Nicole performing at the Langosta Lounge
In December, Nicole released the holiday single “Every Single Christmas,” which she co-wrote with JD McPherson. (She quite accurately described her version as “Cyndi Lauper and Brenda Lee, the spirit of the NY Dolls and The Ramones' 'Palisades Park,' all rolled up into a National Lampoon’s Christmas movie"). Endlessly creative, she has already put out via Bandcamp this year covers of Brenda Lee’s “Break It To Me Gently” and Hoagy Carmichael’s “Stardust," as well as a duet with her friend Marissa Nadler on The Fleetwoods’ gem “Mr. Blue.”
The pandemic also gave her the opportunity to spend a lot of time with another of creative loves: painting. In fact, this interview took place while she was creating a mural at the Ivy Manor Studios in Sheffield, Alabama in the legendary Muscle Shoals area.
Nicole points out a detail of the mural she was painting at Ivy Manor Studios
Portraits of the Swampers that Nicole painted
Muscle Shoals has been a favorite destination for Nicole of late. It’s the location for her label, Single Lock Records, which was founded by The Alabama Shakes’ Ben Tanner and the acclaimed singer-songwriter John Paul White. She also recorded Italian Ice at the renowned Muscle Shoals Sound Studio. Featuring contributions from Swampers David Hood and Spooner Oldham, Spoon’s Britt Daniels, the album has garnered much acclaim. Consequence of Sound raved that Italian Ice is “the best thing she’s done so far,” and Elvis Costello stated it proves “once more that you can respect the ‘then’ and still be about the ‘now’.”
Nicole outside and inside the Muscle Shoals Sound Studio
Music has been a major part of Nicole’s life since childhood. She began learning piano when she was nine, taught herself guitar at 13, and was playing in bands by seventh grade. While she went to University of North Carolina at Charlotte to study art, Nicole admits she concentrated more on music. During her time in Charlotte, she played in the popular local band Nitehawk and the alt-country group Los Parasols. She then spent several years bouncing between Charlotte and New York City, sometimes playing in groups and sometimes solo.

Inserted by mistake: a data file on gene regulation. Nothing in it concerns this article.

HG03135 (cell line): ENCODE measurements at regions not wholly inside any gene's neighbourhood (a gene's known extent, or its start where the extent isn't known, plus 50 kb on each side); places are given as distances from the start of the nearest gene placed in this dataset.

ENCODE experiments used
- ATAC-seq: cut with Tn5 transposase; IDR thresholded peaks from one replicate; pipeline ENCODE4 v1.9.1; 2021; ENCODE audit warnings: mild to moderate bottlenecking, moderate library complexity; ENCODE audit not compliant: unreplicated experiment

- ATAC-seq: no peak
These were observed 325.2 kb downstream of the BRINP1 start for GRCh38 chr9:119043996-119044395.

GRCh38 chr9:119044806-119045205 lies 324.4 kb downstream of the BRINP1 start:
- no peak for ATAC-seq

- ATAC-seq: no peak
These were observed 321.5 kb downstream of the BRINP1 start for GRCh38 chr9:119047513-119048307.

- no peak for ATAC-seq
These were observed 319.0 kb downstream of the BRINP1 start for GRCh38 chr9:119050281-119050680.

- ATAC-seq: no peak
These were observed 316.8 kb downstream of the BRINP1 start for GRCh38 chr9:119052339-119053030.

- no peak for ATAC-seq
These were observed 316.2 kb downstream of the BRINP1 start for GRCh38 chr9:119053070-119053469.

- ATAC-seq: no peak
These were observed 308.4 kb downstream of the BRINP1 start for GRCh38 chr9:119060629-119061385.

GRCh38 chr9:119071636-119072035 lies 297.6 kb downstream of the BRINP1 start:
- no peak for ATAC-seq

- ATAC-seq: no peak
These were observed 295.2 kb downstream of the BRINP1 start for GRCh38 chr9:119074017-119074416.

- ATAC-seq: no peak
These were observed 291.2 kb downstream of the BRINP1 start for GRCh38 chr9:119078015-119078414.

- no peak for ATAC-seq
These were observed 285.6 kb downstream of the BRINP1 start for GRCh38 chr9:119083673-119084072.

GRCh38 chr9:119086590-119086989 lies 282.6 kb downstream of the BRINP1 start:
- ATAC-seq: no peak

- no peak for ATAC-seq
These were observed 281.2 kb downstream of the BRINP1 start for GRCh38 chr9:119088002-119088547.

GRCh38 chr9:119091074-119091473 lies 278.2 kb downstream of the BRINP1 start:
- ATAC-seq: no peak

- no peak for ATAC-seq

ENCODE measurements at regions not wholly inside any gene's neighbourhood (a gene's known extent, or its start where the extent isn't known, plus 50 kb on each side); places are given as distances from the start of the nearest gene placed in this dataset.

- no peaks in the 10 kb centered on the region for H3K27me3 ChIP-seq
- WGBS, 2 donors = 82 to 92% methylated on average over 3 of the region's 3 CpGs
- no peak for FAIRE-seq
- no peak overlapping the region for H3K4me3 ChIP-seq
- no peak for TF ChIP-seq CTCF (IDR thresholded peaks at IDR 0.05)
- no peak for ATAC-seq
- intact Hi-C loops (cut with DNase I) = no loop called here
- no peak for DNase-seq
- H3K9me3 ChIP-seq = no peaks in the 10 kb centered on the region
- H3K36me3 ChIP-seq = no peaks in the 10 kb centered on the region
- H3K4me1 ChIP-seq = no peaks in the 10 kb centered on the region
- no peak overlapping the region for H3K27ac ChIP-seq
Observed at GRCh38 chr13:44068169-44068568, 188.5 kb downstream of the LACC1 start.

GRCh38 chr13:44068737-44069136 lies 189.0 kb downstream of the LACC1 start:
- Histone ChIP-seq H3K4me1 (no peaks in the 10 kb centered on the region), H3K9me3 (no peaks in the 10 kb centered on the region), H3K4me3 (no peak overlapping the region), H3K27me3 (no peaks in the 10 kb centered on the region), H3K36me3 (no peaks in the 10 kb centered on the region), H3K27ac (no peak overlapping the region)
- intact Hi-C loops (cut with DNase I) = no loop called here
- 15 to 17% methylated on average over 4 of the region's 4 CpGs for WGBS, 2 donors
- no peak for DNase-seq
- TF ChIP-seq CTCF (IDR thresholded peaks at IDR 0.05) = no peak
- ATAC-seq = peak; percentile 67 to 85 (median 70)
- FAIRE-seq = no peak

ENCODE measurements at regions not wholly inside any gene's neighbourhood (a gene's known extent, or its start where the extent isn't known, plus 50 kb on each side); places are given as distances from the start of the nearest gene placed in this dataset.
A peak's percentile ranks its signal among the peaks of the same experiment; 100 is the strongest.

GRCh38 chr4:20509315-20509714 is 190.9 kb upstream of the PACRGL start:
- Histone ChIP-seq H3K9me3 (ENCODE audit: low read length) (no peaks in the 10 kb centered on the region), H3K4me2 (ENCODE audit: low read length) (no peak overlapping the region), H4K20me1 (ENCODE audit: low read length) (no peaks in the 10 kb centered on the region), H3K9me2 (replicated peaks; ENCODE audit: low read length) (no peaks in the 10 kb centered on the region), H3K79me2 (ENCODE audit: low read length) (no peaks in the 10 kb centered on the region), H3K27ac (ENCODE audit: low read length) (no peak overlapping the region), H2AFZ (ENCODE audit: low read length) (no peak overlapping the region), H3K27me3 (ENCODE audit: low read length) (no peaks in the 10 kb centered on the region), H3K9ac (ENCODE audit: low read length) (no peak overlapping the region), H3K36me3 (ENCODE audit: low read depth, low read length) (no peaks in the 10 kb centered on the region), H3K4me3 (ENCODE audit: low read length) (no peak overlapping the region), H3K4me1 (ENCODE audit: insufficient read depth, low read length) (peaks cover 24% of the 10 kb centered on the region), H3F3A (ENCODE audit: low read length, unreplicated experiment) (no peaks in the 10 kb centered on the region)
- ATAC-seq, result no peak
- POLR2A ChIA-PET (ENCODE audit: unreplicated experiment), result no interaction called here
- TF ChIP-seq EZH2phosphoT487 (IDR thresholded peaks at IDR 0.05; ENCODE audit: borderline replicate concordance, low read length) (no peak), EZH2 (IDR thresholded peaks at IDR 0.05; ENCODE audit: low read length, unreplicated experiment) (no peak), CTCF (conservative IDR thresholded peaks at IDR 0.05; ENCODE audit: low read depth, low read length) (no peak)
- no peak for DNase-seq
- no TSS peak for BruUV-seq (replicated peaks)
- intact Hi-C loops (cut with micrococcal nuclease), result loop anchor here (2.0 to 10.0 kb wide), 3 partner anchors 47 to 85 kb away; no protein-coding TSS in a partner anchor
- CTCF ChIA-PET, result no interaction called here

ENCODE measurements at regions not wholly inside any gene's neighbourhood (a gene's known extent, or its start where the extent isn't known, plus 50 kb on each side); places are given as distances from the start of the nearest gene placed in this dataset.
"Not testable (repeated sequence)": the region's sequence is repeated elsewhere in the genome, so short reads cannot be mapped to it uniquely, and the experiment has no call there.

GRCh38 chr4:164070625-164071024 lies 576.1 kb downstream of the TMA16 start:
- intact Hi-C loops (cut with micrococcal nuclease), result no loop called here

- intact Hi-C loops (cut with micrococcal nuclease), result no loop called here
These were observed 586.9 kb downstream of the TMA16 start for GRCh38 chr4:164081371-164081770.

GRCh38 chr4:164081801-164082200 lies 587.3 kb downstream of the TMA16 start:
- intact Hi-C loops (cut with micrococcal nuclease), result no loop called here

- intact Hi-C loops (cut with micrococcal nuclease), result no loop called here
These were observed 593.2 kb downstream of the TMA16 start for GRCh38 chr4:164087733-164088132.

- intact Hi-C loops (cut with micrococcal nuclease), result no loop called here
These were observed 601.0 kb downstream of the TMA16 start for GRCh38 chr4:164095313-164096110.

Nicole performing on Late Night With David Letterman Show in 2007
Attracting major label interest, Nicole and her band The Sea signed with Columbia in 2006, with their debut, Neptune City, appearing in 2007. Nicole had a new band, dubbed The Black Sea, when she started doing her second album; however, problems with Columbia made her leave the label without the album being released. The record (entitled Mondo Amore) eventually came out on Razor & Tie Records in 2011.
Nicole singing at La Zona Rosa at 2010's SXSW. Photo by Kirk Stauffer
While preparing to make album three, Nicole suffered
Season 2. Episode 5: Bob Ezrin - Part 2
Season 2: Episode 5
This episode features the second half of our conversation with Bob Ezrin.
Few producers have had careers as Bob Ezrin has had. The award-winning producer has worked with some of rock’s biggest acts (Pink Floyd, Aerosmith, Alice Cooper, Green Day, Kiss, Rod Stewart, Jane’s Addiction, and U2).
Bob worked with Jane's Addiction on 2003's Strays album. Photo by Neil Zlowzower
In the first part of our interview, Bob talked about producing The Wall, one of the greatest concept albums in rock history. In fact, he is well known for his work on concept albums, helming such projects as Kiss’s Music From “The Elder,” Lou Reed’s Berlin, Kansas’ In the Spirit of Things, Nine Inch Nails’ The Fragile, and Alice Cooper’s Welcome To My Nightmare & Welcome 2 My Nightmare.
Bob in the studio with Kiss in 1976
According to Bob, his love for injecting a sense of theatricality into albums comes from his childhood, and his amusing explanation involves a historic record player, Sir Thomas More, and Spike Jones (the comical 1950s bandleader, not Spike Jonze the filmmaker).
Bob flanked by 2Cellos. Photo by The Canadian Press/Michelle Siu
Producing all those adventurous albums exemplify Bob’s values in record-making, among which that it’s important to see, as well as hear, the music when creating a record. A record is simply another form of theater. His work impressively has covered a broad range of genres: Americana (Jayhawks), New Wave (Berlin), Country (Johnny Reid), Celtic (Natalie McMasters), Classical (2Cellos), Folk (Murray McLauchlan), Jam Bands (Phish), Pop (Air Supply), and Soundtracks (Heavy Metal 2000).
Bob at work with the band Hanggai
The scope of his massively successful work includes recording acts from all over the world, such as Finland (Hanoi Rocks), France (Téléphone), Italy (Andrea Bocelli), Uganda (Geoffrey Oryema), Spain (Héroes del Silencio) and Mongolia (Hanggai). He also takes on music projects with iconic musician-actors like Tim Curry, Kristen Chenoweth, Jared Leto (30 Seconds To Mars), and Johnny Depp (Hollywood Vampires).